There was a moment during last Tuesday's City Council meeting when longtime Councilmember Tim Mains' face said it all. It happened shortly before Council passed legislation that bars Mains --- and anyone else employed by the Rochester City School District --- from serving on Council.
As two councilmembers abstained from voting on another piece of legislation, Mains, a new Rochester school-district principal, just sat there shaking his head. "It was like, 'Haven't I been trying to say all along that I could do what you guys are doing?'" he said a few days later.
And this gets to the core of what has become the Great Tim Mains Debate. What makes someone who works for the school district so different from someone whose livelihood might be impacted by City Council legislation? Why should the roughly 6,600 people employed by the district --- as teachers, custodians, or principals --- be excluded from holding a seat on City Council?
For Councilmember Brian Curran, the answer comes down to "a structural relationship between the City School District and the City Government that's embedded in the law." (Curran and Councilmember Nancy Griswold co-sponsored the conflict-of-interest amendment to the city charter. It passed by a 6-3 vote.)
The relationship Council has with the district is so unique, Curran says, "I am still flabbergasted that anyone with a straight face would claim this is not a conflict of interest."
Even though City Council has approval power only over the bottom line of the district's budget, those bottom-line decisions, Curran says, impact every district employee.
During the 2002 fiscal year, City Council voted on legislation affecting the school district in nine of its 12 regularly scheduled meetings. "Included in that was a request for a loan of about $53 million to allow the school district meet its current expenses," Curran says. "The decision to make that loan was crucial to the school district avoiding crisis budget cuts in the middle of the year. If we had decided not to do it, it would have affected the employees of the school district --- potentially all the employees --- not just the managers."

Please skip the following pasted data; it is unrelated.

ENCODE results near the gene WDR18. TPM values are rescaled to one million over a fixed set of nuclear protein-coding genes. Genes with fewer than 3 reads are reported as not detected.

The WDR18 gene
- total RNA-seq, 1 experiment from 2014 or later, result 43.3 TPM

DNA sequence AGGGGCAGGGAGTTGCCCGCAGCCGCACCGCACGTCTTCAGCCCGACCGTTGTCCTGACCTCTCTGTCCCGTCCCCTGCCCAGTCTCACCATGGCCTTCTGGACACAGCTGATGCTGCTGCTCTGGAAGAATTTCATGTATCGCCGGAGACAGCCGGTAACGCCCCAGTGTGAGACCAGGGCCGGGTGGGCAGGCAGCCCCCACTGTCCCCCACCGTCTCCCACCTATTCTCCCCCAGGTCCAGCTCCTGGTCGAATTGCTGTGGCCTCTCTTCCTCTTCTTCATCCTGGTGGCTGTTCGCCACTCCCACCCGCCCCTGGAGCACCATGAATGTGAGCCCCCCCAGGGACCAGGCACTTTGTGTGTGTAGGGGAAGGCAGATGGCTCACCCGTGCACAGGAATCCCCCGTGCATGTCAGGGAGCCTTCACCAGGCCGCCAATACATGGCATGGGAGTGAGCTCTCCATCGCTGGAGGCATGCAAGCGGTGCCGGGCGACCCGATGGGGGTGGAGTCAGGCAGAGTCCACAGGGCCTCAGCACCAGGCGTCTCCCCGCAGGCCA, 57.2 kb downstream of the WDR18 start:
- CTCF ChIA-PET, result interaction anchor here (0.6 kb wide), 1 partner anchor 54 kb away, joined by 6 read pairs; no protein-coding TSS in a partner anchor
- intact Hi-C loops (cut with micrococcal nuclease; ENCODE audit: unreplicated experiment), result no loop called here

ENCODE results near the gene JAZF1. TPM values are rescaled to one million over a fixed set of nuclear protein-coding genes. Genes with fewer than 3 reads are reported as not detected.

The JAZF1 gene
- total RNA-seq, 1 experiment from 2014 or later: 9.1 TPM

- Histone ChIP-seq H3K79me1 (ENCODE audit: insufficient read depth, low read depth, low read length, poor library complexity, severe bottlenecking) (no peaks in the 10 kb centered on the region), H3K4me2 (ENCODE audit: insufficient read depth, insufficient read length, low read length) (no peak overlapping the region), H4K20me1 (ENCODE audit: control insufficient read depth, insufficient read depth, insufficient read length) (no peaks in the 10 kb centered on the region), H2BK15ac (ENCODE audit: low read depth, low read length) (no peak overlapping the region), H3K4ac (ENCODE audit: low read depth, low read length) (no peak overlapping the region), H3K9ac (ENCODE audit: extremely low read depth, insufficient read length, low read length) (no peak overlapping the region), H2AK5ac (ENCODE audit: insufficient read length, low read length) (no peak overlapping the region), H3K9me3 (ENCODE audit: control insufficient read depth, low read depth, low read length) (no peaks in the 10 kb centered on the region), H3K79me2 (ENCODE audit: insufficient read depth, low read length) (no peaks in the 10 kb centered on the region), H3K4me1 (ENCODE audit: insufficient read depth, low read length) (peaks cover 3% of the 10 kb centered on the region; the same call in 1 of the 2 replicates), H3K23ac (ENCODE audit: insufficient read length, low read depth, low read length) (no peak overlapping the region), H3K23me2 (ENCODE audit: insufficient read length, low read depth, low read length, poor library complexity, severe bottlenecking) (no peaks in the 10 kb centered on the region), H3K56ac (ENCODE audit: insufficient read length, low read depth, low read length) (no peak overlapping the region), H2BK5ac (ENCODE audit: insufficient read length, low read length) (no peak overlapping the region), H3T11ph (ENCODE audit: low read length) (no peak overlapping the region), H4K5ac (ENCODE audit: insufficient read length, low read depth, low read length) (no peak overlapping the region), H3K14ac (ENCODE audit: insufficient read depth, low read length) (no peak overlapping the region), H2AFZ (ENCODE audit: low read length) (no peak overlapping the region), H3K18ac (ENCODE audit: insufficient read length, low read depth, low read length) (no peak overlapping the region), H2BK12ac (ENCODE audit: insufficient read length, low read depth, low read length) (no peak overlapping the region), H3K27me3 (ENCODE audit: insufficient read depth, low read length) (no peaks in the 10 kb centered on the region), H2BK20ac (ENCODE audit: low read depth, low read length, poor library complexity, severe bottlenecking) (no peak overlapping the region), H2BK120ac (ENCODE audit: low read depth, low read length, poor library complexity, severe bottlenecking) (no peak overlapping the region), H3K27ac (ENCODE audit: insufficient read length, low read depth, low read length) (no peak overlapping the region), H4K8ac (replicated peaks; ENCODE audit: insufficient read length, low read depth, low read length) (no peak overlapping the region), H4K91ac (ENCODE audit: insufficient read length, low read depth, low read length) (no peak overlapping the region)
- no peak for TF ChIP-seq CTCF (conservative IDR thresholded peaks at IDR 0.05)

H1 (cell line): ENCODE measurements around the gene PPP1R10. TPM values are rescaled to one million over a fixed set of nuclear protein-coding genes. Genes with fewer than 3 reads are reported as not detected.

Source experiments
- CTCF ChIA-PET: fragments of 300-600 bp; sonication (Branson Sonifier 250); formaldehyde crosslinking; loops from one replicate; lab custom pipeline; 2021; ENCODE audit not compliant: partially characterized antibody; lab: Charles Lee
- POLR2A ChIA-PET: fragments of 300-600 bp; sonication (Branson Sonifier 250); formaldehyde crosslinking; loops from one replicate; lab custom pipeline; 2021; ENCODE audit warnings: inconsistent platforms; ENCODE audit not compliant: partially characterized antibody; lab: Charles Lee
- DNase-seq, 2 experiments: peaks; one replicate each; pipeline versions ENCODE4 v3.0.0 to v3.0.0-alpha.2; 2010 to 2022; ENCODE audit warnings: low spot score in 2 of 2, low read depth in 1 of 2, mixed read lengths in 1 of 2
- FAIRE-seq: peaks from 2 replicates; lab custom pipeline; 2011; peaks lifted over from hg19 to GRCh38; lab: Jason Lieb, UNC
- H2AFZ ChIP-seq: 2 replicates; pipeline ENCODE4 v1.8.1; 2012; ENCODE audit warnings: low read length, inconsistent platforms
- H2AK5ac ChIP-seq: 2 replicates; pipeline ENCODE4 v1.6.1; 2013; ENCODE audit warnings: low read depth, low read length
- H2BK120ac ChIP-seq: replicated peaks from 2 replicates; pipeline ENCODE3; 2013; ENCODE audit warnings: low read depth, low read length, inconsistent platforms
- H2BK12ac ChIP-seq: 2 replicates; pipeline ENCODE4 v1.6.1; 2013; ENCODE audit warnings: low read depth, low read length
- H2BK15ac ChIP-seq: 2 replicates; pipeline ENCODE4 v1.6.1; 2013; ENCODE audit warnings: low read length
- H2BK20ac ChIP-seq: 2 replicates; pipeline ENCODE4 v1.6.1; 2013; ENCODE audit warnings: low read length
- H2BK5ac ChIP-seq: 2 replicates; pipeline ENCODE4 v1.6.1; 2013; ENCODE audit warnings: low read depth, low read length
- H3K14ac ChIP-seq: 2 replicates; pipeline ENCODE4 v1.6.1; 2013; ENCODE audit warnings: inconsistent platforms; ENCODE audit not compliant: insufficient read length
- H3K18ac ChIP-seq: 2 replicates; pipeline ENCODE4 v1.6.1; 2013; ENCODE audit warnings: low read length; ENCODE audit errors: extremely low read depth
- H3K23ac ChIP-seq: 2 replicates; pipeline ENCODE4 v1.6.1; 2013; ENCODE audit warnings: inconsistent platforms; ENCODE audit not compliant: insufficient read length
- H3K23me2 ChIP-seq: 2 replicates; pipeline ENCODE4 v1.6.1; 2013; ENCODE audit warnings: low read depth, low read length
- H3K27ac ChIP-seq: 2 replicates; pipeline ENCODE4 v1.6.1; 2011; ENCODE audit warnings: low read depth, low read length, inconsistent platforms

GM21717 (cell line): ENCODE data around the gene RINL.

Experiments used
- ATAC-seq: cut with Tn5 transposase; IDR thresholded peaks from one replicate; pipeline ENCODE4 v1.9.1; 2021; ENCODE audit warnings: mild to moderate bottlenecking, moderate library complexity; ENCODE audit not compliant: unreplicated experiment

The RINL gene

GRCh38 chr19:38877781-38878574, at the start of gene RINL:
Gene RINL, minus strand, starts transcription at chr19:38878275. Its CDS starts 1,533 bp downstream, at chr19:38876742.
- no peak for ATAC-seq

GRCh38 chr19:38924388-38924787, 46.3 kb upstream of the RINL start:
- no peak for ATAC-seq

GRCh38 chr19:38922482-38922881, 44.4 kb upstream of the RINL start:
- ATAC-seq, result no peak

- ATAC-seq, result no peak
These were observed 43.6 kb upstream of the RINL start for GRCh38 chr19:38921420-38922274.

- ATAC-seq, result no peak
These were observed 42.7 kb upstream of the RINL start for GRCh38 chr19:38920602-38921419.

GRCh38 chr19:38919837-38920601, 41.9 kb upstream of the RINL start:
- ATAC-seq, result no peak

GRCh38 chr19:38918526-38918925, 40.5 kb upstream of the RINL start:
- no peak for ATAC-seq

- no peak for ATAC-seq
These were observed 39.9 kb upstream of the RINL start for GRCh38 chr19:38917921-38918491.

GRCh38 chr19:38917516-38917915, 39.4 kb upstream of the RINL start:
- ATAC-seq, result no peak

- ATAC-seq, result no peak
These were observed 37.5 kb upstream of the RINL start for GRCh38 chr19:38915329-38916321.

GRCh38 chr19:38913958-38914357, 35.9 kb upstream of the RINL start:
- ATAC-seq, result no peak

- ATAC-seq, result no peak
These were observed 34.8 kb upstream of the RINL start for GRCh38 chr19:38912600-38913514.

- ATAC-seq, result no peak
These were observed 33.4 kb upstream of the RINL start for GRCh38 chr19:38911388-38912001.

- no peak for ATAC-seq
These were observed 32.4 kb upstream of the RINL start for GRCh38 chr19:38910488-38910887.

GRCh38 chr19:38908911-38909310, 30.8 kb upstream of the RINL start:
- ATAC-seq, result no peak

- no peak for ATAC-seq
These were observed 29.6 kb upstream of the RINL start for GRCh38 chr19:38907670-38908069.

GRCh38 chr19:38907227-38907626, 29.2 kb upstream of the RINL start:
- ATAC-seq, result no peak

People focusing on the inability of rank-and-file district employees to affect district policy "have completely misunderstood the conflict-of-interest issue," Curran says.
"The point is not the authority of the school district employee. The point is the authority of the City Council over the school district," Curran says. "The decisions you make as a councilmember can affect the school district and the employees of the school district. It doesn't matter whether that employee is the superintendent or a clerk."
Twelve days after Curran and Griswold filed their legislation, Mains filed two proposed amendments geared to show just how far the conflict-of-interest concept can be taken. Family members of city employees, suppliers of goods or services to the city, anyone who owns more than $1 million worth of city real estate, or any registered lobbyists could all be prohibited from serving on Council due to potential conflicts, Mains reasoned.
Mains' proposals were never seconded, and thus never discussed, during a meeting of the Council's committee of the whole. But Curran draws a distinction between district employees and everyone else.